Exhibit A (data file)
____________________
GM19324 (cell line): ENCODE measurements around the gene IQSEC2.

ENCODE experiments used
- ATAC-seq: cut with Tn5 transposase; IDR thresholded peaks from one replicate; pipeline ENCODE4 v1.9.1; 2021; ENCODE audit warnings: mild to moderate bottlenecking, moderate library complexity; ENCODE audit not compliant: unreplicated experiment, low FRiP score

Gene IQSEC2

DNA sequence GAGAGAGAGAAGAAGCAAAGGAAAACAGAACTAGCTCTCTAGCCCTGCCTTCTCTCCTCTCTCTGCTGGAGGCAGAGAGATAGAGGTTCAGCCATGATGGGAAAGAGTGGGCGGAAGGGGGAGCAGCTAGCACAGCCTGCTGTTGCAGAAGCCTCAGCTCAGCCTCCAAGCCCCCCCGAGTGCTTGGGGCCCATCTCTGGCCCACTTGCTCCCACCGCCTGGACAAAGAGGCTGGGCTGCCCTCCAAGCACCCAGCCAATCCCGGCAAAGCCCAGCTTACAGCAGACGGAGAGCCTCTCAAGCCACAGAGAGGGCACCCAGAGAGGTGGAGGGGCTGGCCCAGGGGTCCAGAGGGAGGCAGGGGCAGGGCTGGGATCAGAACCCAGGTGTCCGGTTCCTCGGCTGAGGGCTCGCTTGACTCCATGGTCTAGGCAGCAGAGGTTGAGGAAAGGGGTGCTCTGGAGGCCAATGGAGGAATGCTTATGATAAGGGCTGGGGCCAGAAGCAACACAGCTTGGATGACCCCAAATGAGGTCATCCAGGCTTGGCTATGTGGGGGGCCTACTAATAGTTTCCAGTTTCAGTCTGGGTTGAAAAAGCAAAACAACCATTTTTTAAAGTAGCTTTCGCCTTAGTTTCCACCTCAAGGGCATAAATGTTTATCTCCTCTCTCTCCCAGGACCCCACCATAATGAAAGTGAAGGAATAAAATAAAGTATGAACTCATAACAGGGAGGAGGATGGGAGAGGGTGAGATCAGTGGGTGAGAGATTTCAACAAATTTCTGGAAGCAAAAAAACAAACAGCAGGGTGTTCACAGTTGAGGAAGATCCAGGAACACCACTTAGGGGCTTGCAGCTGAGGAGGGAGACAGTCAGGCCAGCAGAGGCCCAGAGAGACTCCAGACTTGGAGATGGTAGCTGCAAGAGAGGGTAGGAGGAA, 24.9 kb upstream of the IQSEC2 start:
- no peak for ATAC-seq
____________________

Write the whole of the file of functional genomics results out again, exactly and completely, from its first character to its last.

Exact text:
GM19324 (cell line): ENCODE measurements around the gene IQSEC2.

ENCODE experiments used
- ATAC-seq: cut with Tn5 transposase; IDR thresholded peaks from one replicate; pipeline ENCODE4 v1.9.1; 2021; ENCODE audit warnings: mild to moderate bottlenecking, moderate library complexity; ENCODE audit not compliant: unreplicated experiment, low FRiP score

Gene IQSEC2

DNA sequence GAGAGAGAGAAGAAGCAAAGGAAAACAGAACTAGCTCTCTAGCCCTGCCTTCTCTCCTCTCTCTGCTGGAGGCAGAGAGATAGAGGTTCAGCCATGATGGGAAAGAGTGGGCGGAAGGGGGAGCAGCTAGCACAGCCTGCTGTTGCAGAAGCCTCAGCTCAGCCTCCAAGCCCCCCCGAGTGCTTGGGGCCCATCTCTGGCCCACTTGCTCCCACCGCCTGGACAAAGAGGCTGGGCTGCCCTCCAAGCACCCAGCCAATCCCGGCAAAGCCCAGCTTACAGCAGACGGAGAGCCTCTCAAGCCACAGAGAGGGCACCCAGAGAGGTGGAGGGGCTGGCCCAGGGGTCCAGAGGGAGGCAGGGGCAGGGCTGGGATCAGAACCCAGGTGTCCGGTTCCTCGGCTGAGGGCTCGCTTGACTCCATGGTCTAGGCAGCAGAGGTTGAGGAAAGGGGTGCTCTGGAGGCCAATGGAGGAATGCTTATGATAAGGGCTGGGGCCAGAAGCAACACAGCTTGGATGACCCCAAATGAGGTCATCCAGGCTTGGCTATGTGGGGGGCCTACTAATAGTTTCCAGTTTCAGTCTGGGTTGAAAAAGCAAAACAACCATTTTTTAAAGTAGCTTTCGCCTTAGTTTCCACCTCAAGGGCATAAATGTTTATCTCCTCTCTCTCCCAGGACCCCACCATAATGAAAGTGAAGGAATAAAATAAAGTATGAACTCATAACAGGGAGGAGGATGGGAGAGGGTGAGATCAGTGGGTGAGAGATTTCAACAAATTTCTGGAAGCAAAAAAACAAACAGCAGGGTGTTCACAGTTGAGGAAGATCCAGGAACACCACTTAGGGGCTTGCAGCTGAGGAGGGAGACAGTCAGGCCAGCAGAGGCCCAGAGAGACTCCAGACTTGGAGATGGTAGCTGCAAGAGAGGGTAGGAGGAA, 24.9 kb upstream of the IQSEC2 start:
- no peak for ATAC-seq